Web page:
Using the internet in China has been a growing challenge for years. More and more sites for social media and search activity have become blocked and the speed of connection is a challenge. The way to overcome this is to use a VPN for China so you can access Facebook, Twitter and more. The reliability of VPNs does change so I was on a quest to find the best VPNs for China during my most recent visit.
The Great FireWall of China
A term which is increasingly used in the west is “the great firewall of China”. This refers to how restricted our use of the internet has become whilst browsing from this country.
I remember only in 2009 it was relatively easy to access and use sites such as Facebook whilst in China. Yet the internet police are now in full force and China blocks you from using sites such as:-
– VOIP sites
and probably a whole host more.
China is in many ways a police state and they want to control what their citizens can and can’t see and do. Like Iran and Turkey, China fears that social media sites (which they can’t control) could become a voice for protest and unrest in their country. They’d much rather their citizens use local social media sites which the government can control and monitor.
There is also a second factor on internet usage in China. The authorities have restricted the bandwidth to access sites hosted outside of China. This makes it a lot slower to load non-chinese websites. In many respects this works since you get tired of waiting for pages to load and your time online can be hours lost just like the olden days of dial up connections.
Whilst China is a very influential economic powerhouse, their internet restrictions are far from favourable to visiting foreigners like myself.
How can you access Facebook and Twitter when in China?
The good news is that there is a way to get around these significant internet restrictions. There is a tool called a VPN which can free up your internet browsing from various location restrictions.
What is a VPN and why should every traveller have one?
VPN stands for Virtual Private Network. This is a dedicated internet routing path to a specified server / servers. By using a VPN you can not only access previously restricted websites, you are also protecting your identity online. This is because it hides your internet browsing and stops hackers from seeing your personal login data and sensitive information.
With a VPN you can also appear to be browsing from a different country or location than you actually are. This is because you appear to be browsing from the country that the server you connect to is hosted in. This is great if you want to access sites which only provide services to internet users in a specific country. For example I use legitimate TV browsing websites such as BBC iPlayer and Sky Sports but they will only stream to users within the UK and Ireland.
Irrespective of where you travel to, everybody should use a VPN service. This is because when you use shared, public networks you are at risk of your computer/tablet/phone etc being hacked. People with not so good intentions can find flaws in public networks. Even if you are just browsing from an airport or Starbucks wifi service you could be at risk.
Choosing the best VPN for China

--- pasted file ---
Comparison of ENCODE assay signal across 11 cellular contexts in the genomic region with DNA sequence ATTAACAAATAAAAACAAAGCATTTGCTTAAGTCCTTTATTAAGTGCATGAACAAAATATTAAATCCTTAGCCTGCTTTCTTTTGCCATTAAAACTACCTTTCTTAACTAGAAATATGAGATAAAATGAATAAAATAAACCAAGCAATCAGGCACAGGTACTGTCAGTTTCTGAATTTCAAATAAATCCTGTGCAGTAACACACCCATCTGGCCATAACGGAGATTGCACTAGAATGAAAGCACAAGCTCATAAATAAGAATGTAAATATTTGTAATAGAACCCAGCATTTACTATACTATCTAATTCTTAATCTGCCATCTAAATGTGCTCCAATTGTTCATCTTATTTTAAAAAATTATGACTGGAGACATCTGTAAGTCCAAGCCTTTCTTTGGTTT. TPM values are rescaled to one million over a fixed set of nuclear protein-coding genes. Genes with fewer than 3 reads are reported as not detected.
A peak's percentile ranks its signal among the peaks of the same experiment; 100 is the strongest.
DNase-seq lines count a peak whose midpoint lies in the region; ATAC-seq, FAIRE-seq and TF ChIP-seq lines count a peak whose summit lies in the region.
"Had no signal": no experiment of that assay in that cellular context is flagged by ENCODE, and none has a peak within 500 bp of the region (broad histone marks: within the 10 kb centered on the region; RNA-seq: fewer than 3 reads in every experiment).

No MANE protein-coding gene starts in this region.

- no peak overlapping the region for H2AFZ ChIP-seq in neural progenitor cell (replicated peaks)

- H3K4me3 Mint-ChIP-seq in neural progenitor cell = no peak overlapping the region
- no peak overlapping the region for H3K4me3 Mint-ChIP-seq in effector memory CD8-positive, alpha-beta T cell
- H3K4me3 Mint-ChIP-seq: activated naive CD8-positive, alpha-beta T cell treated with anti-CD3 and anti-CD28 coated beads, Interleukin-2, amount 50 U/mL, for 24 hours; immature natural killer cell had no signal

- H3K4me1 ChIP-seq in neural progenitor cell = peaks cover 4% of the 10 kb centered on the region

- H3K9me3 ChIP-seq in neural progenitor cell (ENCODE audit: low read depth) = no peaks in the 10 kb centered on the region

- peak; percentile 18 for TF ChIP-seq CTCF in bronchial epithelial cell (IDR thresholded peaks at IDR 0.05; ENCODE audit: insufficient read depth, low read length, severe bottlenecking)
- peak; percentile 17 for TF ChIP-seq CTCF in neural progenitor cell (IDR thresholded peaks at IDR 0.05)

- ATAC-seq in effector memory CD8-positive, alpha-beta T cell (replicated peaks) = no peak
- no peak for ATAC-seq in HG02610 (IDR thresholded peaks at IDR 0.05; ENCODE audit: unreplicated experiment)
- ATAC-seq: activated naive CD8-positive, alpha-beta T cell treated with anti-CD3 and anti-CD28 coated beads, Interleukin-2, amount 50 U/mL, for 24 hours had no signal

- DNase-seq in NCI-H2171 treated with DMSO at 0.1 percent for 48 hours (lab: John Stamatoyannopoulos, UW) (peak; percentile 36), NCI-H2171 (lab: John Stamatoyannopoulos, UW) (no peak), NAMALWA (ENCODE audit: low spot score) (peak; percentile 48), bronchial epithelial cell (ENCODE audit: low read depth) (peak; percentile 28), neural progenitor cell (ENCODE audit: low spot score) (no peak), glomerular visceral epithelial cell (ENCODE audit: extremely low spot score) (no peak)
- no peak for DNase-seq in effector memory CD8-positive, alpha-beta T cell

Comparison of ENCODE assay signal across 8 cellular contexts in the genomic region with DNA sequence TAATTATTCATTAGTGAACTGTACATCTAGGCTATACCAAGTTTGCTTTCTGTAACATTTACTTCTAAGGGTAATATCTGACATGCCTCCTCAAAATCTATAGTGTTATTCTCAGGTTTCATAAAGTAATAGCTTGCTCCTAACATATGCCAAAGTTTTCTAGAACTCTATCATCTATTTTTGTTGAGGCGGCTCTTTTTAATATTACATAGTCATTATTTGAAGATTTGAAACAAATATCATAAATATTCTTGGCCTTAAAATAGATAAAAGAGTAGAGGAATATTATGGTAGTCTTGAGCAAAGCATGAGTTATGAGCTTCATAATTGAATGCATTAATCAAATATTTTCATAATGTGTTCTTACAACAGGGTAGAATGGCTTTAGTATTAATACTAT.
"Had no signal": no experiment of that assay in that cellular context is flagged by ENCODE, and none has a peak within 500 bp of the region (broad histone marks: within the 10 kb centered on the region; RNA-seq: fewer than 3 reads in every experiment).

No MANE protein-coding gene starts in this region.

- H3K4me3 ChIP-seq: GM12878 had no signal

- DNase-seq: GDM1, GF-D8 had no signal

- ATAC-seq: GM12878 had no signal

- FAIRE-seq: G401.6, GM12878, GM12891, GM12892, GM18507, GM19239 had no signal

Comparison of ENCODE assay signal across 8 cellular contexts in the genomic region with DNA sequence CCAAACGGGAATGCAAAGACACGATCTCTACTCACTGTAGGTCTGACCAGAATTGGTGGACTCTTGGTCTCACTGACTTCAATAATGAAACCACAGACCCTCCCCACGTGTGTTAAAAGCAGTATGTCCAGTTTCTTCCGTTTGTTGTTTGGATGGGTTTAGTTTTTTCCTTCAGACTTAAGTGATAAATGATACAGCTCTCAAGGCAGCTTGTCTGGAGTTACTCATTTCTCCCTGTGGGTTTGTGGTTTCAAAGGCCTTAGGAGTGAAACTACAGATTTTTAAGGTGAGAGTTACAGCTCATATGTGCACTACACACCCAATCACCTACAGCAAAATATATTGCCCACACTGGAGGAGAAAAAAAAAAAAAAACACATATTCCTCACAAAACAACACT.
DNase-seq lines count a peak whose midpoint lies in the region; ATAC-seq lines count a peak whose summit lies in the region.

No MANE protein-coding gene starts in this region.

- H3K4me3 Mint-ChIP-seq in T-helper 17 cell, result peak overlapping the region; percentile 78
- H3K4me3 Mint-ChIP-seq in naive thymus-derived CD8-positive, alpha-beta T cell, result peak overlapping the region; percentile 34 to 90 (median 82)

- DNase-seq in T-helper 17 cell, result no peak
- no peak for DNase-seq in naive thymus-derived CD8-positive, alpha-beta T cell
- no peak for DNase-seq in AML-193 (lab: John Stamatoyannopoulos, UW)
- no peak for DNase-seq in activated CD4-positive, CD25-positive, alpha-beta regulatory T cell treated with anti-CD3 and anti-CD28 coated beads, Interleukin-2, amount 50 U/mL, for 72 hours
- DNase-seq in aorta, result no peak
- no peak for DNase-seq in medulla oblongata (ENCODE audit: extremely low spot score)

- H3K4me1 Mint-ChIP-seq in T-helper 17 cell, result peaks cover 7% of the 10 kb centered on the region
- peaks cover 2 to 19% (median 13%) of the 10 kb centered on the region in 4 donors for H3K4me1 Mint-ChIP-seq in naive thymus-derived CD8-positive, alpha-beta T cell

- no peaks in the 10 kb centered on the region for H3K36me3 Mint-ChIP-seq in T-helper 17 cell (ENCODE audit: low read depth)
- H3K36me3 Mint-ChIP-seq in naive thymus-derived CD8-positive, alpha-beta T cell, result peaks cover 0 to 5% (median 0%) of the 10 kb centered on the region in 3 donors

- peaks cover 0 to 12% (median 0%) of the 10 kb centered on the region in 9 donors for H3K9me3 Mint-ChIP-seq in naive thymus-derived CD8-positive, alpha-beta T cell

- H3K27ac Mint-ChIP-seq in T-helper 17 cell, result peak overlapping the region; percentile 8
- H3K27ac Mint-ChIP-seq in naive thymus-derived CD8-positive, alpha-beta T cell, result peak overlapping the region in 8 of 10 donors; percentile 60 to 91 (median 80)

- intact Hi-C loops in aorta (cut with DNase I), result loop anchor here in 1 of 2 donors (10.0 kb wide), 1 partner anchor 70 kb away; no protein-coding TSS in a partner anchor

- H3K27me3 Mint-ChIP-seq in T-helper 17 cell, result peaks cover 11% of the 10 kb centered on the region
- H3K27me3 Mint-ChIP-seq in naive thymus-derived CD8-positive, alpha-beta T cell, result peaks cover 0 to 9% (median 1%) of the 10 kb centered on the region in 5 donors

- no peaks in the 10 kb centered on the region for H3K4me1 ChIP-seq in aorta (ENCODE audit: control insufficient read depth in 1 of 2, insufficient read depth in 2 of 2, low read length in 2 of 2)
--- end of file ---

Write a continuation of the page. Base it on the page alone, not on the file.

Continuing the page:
On my recent trip in November 2014 I knew I would again be using a VPN in China, the question was which one?
There is a wide range of VPN services, varying from free to higher specification paid services.
The Chinese authorities also become wise to the VPN providers and figure out ways to stop them getting through their restrictions.
With all this in mind I was on yet another mission to find the best VPNs for China in 2014.
I detail below my experiences and the service I eventually chose.
Expat Shield is both a free and a paid service. I’d used the free service for many years especially to stream sporting events from such as the Sky Sports website.
Traditionally the problem with these free services is that you can be plagued with lots of interfering pop up adverts. The service can be slow with lots of buffering.
On my previous trip to China I found the service to not be very effective. It was cumbersome and seemed unable to provide access to the restricted social media websites. For a VPN to work in China this came a long way short.
Also since I’d change computers to my new Macbook Air I wanted to use a more trusted VPN service.
When I was previously in Shanghai I asked a fellow travel blogger which service he used. This was his recommendation. He is based in China so would always be a good source to ask.
I used this paid service for a month and must admit that it did allow access to restricted sites. It also allows you to choose from a wide range of servers. This is good because if a lot of people are routing to one server it will slow down, so you need to go to a less busy server which has more bandwidth available.
In spite of all this I often found my VPN internet connection would drop. I would then have to wait for it to reconnect. This proved very frustrating especially if you are in the middle of a Skype call or composing an e-mail.
I’ve been using Tunnel Bear in recent months and up until my time in China I was very happy with it.
Whilst in America I found the speed of connection to be fast and I didn’t suffer from dropped connections. Tunnel Bear VPN was already well regarded in my view.
On the negative side I did discover that with Tunnel Bear I was unable to use the live streaming service from Sky Sports. I guess Sky have figured out the IP address of their UK servers and blocked them? (update July 2015 – I’ve now used the Tunnel Bear VPN service in the US and was able to view Sky channels through the Sky website rather than the SkySports website.)
What I do like about Tunnel Bear is that they have an advert free, unpaid as well as paid subscription service. When you sign up with them you can receive 500 mb of free data a month. However if you tweet them and ask you will receive an extra 1 gb of data a month. (This is a special promotion they run at the moment and may not be around long term.) If they are really nice they might even give you more data 🙂
Knowing that Tunnel Bear worked for me until now I thought I would try it in China. The good news is that it immediately provided me with access to Facebook and Twitter plus other blocked sites.